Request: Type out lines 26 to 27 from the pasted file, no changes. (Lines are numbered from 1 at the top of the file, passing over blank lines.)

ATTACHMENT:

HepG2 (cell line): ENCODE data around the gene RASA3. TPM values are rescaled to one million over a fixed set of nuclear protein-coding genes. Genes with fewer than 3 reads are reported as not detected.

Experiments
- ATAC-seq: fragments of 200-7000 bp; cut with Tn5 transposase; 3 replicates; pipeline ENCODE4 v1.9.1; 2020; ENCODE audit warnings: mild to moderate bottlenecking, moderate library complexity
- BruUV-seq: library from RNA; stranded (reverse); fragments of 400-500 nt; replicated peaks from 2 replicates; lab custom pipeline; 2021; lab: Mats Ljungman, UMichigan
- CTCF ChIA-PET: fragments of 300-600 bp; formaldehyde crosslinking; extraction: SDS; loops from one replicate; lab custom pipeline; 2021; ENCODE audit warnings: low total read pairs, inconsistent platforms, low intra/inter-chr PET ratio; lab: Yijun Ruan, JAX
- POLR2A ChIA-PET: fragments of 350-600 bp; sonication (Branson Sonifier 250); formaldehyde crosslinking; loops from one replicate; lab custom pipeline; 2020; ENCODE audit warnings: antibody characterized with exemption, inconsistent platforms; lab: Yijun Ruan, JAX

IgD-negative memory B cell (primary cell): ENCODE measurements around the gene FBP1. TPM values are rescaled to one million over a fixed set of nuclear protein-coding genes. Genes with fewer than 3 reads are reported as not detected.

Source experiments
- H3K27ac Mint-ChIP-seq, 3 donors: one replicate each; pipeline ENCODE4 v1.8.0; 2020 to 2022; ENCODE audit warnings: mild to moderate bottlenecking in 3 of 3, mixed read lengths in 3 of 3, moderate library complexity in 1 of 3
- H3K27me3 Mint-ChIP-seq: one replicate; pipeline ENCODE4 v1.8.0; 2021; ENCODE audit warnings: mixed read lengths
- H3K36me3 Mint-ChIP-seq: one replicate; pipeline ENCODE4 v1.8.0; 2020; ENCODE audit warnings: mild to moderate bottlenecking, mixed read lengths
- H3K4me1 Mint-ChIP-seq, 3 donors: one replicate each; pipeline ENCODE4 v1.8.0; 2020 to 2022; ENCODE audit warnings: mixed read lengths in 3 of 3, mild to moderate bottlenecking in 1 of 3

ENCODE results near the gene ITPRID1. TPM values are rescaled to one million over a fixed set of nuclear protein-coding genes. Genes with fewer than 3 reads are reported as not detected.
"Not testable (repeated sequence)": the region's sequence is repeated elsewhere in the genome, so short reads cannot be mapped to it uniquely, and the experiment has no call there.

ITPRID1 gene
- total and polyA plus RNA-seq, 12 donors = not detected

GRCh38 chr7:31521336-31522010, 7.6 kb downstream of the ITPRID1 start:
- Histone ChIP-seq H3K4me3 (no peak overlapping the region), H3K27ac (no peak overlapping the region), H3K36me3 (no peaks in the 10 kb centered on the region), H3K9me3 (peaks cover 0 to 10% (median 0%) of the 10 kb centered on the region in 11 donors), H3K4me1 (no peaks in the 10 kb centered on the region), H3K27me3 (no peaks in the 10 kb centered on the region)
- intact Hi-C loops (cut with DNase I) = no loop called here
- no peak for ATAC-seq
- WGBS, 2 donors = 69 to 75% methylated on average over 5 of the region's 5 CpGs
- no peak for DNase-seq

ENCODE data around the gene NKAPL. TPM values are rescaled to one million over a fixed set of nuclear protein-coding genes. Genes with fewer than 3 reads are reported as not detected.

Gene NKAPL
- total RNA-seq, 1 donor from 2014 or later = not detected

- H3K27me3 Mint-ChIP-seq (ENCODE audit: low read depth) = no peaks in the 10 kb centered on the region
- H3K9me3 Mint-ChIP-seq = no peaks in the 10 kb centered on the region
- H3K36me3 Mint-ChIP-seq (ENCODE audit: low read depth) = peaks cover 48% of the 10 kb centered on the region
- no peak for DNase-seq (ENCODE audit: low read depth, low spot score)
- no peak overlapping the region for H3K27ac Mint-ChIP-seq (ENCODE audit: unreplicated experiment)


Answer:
- H3K27me3 Mint-ChIP-seq (ENCODE audit: low read depth) = no peaks in the 10 kb centered on the region
- H3K9me3 Mint-ChIP-seq = no peaks in the 10 kb centered on the region